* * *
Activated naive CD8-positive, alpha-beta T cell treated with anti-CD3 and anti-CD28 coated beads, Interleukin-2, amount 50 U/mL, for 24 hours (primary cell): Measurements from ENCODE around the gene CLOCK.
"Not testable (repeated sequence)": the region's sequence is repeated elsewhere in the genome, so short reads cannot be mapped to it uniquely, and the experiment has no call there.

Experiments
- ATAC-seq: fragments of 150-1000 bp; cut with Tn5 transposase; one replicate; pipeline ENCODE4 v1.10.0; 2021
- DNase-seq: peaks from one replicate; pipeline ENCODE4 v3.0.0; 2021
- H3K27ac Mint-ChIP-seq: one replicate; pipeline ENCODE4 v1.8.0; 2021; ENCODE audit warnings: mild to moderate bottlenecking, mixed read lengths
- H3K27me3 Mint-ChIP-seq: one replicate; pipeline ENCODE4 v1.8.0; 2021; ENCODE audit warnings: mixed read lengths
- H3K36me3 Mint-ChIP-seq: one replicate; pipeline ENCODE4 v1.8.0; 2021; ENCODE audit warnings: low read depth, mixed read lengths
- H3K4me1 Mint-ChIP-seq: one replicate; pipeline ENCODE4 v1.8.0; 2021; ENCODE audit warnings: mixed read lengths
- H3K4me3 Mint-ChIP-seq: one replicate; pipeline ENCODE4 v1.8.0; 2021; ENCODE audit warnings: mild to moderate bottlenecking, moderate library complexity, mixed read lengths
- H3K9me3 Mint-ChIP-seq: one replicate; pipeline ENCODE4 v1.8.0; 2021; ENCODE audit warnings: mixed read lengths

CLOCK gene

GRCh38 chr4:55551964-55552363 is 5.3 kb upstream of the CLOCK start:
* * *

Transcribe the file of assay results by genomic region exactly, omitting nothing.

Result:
Activated naive CD8-positive, alpha-beta T cell treated with anti-CD3 and anti-CD28 coated beads, Interleukin-2, amount 50 U/mL, for 24 hours (primary cell): Measurements from ENCODE around the gene CLOCK.
"Not testable (repeated sequence)": the region's sequence is repeated elsewhere in the genome, so short reads cannot be mapped to it uniquely, and the experiment has no call there.

Experiments
- ATAC-seq: fragments of 150-1000 bp; cut with Tn5 transposase; one replicate; pipeline ENCODE4 v1.10.0; 2021
- DNase-seq: peaks from one replicate; pipeline ENCODE4 v3.0.0; 2021
- H3K27ac Mint-ChIP-seq: one replicate; pipeline ENCODE4 v1.8.0; 2021; ENCODE audit warnings: mild to moderate bottlenecking, mixed read lengths
- H3K27me3 Mint-ChIP-seq: one replicate; pipeline ENCODE4 v1.8.0; 2021; ENCODE audit warnings: mixed read lengths
- H3K36me3 Mint-ChIP-seq: one replicate; pipeline ENCODE4 v1.8.0; 2021; ENCODE audit warnings: low read depth, mixed read lengths
- H3K4me1 Mint-ChIP-seq: one replicate; pipeline ENCODE4 v1.8.0; 2021; ENCODE audit warnings: mixed read lengths
- H3K4me3 Mint-ChIP-seq: one replicate; pipeline ENCODE4 v1.8.0; 2021; ENCODE audit warnings: mild to moderate bottlenecking, moderate library complexity, mixed read lengths
- H3K9me3 Mint-ChIP-seq: one replicate; pipeline ENCODE4 v1.8.0; 2021; ENCODE audit warnings: mixed read lengths

CLOCK gene

GRCh38 chr4:55551964-55552363 is 5.3 kb upstream of the CLOCK start: